Duke University School of Medicine, Durham, North Carolina, USA.
Address correspondence to: Nancy C. Andrews, Duke University School of Medicine, 125 Davison Building, Box 2927 Med Ctr., Durham, North Carolina 27705, USA. Phone: 919.684.2455; E-mail: firstname.lastname@example.org.
First published August 24, 2015 - More info
Dietary iron supplementation is associated with increased appetite. Here, we investigated the effect of iron on the hormone leptin, which regulates food intake and energy homeostasis. Serum ferritin was negatively associated with serum leptin in a cohort of patients with metabolic syndrome. Moreover, the same inverse correlation was observed in mice fed a high-iron diet. Adipocyte-specific loss of the iron exporter ferroportin resulted in iron loading and decreased leptin, while decreased levels of hepcidin in a murine hereditary hemochromatosis (HH) model increased adipocyte ferroportin expression, decreased adipocyte iron, and increased leptin. Treatment of 3T3-L1 adipocytes with iron decreased leptin mRNA in a dose-dependent manner. We found that iron negatively regulates leptin transcription via cAMP-responsive element binding protein activation (CREB activation) and identified 2 potential CREB-binding sites in the mouse leptin promoter region. Mutation of both sites completely blocked the effect of iron on promoter activity. ChIP analysis revealed that binding of phosphorylated CREB is enriched at these two sites in iron-treated 3T3-L1 adipocytes compared with untreated cells. Consistent with the changes in leptin, dietary iron content was also directly related to food intake, independently of weight. These findings indicate that levels of dietary iron play an important role in regulation of appetite and metabolism through CREB-dependent modulation of leptin expression.
Yan Gao, Zhonggang Li, J. Scott Gabrielsen, Judith A. Simcox, Soh-hyun Lee, Deborah Jones, Bob Cooksey, Gregory Stoddard, William T. Cefalu, Donald A. McClain
Iron-deficient individuals experience a loss of appetite that can be restored with iron supplementation. It has been proposed that iron influences the satiety hormone leptin; however, a direct link between iron and leptin has remained elusive. In this issue of the JCI, Gao and colleagues demonstrate an inverse relationship between adipocyte iron and leptin that is mediated by iron-dependent activation of cAMP-responsive element binding protein (CREB), the transcription factor that represses leptin transcription. Together, the results of this study provide a mechanistic connection between dietary iron and the appetite-regulating hormone leptin.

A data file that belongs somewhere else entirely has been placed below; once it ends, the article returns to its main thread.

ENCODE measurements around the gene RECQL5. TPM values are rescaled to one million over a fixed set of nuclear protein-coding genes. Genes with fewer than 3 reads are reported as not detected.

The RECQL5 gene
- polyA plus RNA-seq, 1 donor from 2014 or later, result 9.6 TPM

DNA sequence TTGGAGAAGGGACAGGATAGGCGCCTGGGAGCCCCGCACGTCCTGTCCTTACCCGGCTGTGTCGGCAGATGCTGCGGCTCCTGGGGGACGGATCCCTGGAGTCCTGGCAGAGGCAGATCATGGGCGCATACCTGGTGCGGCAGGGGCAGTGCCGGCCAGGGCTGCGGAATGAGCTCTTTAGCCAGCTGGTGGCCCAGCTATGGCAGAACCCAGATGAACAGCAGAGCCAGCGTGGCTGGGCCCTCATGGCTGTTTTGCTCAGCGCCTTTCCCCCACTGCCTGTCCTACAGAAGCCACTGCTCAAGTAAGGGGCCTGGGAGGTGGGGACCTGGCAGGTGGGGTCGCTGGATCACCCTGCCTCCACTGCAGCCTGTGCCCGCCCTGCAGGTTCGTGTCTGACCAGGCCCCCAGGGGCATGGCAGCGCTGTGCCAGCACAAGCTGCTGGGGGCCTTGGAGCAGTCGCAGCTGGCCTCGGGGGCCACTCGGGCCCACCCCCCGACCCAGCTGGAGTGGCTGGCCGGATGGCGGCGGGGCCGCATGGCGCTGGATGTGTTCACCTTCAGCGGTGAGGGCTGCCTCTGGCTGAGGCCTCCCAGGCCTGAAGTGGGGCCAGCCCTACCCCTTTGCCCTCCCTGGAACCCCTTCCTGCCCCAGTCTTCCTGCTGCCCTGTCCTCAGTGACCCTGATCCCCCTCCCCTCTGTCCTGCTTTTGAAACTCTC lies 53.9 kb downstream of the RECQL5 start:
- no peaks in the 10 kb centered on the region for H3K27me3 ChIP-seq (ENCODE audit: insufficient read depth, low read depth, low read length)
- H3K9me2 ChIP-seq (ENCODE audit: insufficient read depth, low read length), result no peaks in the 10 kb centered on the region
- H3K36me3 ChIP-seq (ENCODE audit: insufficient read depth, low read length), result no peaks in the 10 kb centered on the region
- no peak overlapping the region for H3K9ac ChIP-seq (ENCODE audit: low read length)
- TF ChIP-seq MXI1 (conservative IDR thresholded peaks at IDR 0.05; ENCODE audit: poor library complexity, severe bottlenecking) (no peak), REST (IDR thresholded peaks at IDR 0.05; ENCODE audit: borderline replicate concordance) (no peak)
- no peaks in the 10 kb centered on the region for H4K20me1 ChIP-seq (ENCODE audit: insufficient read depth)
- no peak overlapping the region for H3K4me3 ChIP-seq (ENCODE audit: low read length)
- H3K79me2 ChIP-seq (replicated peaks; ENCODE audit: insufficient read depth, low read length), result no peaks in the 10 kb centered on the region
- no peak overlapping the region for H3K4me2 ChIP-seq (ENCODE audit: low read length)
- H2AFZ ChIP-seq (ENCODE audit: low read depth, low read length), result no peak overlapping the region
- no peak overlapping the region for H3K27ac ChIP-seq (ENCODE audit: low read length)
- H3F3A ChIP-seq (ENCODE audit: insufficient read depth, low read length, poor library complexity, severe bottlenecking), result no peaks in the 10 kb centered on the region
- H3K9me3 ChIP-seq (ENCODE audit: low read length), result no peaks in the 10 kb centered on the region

Iron is an essential metal that is required for many metabolic processes; therefore, it is reasonable to hypothesize that iron acquisition and overall nutrition are coordinated. A previous study identified a link between iron deficiency and decreased appetite in primary school-aged Kenyan children and demonstrated that iron supplementation improved both growth and appetite (1); however, the mechanism by which iron mediates this effect is poorly understood. It has been proposed that decreased levels of the hormone leptin, which regulates food intake, might account for increased appetite during treatment for iron deficiency. In a small study of young children, Topaloglu and colleagues found no association between plasma leptin levels and appetite during iron therapy, although this study did confirm a direct correlation between food intake and serum levels of the iron-storing protein ferritin (2). Moreover, leptin levels only correlated with BMI, leading Topaloglu et al. to conclude that the iron supplementation–associated increase in appetite was leptin independent. A later report proposed that alterations in the levels of other hormones might be related to diminished appetite observed in iron-deficient individuals (3).
In this issue, Gao and colleagues extend the search to identify the link between iron levels and appetite (4). While the link between leptin and iron seemed tenuous, Gao et al. reasoned that leptin might indeed be involved in mediating iron-associated effects on appetite. Evaluation of a cohort of patients with serum ferritin levels within the normal range revealed an inverse correlation between serum ferritin, which serves as a surrogate indicator of body iron stores, and serum levels of leptin. Serum iron levels were also inversely related to serum leptin levels in a cohort with type 2 diabetes or metabolic syndrome. However, there was no association between ferritin and BMI. While it is not clear why the results of Topaloglu and colleagues differ from the observations of Gao et al., there are several possibilities. For example, the effect of iron levels on leptin could have been missed in the earlier study because a smaller number of subjects were examined (2, 4). Additionally, these two studies focused on different populations, and iron-deficient infants and children may respond differently than adults.